Saturday, October 15, 2011

4 Months In - Family Medicine Residnecy

(Summit of Cameron Peak, forteener 9-19-2011)

Hey family and friends,

Thanks for joining me in a brief recount of my new adventures. By this time in October I am well into the intern year of residency training and really feel like a doctor, a feeling that I have been looking forward to for so long and, probably appropriately, never grasped during medical school. The responsibility of patient medical care, the investment in each unique life encountered, the decisions that must be made, the strong work put in every day that makes a man satisfied…. Ah yes, residency is great. Patrick, Jonathan and I are hanging out at Panera Bread near the house this morning, just chatting, talking about our troubles, whether work or personal, and our joys. These are my room mates my fellow interns and I love these guys. Patrick made the comment, “We got paid yesterday; it feels so good!” And it’s true, paychecks are amazing, and we all agree that we aren’t anxious at all about getting paid, we love what we do and getting a paycheck every other week is almost a surprise, icing on the cake. Of course, when loan repayment begins in December we won’t see much of it anyways.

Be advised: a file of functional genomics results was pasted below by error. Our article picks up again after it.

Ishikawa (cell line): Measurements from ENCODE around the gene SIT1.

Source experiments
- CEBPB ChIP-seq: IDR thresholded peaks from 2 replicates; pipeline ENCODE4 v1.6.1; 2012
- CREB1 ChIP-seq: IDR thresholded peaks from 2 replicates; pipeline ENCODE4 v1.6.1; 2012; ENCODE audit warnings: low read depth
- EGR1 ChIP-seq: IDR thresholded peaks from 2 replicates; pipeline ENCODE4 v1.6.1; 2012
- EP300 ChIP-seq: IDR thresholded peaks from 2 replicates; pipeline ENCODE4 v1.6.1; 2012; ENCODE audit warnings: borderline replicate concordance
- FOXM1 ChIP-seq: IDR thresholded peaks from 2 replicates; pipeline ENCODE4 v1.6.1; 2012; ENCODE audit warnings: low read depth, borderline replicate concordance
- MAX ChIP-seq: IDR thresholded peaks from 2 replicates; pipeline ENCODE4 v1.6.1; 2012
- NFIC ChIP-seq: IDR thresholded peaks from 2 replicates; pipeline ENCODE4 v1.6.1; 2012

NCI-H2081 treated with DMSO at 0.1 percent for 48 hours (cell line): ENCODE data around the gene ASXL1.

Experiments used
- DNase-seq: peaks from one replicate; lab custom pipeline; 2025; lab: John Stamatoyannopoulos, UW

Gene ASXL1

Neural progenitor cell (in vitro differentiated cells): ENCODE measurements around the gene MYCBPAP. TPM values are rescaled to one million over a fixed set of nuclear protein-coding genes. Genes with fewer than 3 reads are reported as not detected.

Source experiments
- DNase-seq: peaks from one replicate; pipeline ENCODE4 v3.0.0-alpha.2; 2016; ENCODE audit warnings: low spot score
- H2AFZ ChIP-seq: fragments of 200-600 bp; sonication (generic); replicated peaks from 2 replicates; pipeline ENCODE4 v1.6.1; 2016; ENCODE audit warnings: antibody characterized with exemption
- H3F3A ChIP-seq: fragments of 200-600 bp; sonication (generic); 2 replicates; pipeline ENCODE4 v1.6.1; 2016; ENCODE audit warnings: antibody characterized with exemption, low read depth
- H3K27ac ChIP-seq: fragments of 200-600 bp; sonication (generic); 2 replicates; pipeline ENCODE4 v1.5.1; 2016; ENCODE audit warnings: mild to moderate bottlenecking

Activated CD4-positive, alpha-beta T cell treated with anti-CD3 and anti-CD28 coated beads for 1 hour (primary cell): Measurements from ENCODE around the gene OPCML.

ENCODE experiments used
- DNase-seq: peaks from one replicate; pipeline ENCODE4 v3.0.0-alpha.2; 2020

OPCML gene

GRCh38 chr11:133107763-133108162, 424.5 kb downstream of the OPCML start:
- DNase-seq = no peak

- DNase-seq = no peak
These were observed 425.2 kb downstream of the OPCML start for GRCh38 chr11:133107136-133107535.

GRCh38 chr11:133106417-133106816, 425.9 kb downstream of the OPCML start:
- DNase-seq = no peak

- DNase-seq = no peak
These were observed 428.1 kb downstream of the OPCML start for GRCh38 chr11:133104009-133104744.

( A few of the interns and I on top a 12,500')

Residency is structured somewhat like medical school, we have a schedule of 12 months and each is filled by a rotation in a different field of medicine that will prepare us for practice on our own. This first year my schedule includes:

3 hospital based medicine months


2 hospital based pediatric

2 hospital based obstetric


2 weeks of behavioral science and Ear Nose Throat


Sports Medicine

Basically, this schedule means that I’ll be on 8 “service months”, otherwise known as months when we get to the hospital early and leave late, 6 days a week. 7 of those months require a “night float” or a week long period where each resident takes turns admitting sick people into the hospital during the night. I will be starting my second night float week today at 5pm and I’m excited about it. Although the physical changes are demanding, the more work and experience I can have in residency the better. The other months are a bit more relaxed, like geriatrics and sports medicine, which are clinic based.

(I have eaten 3 of these peppers to date and looking forward to more)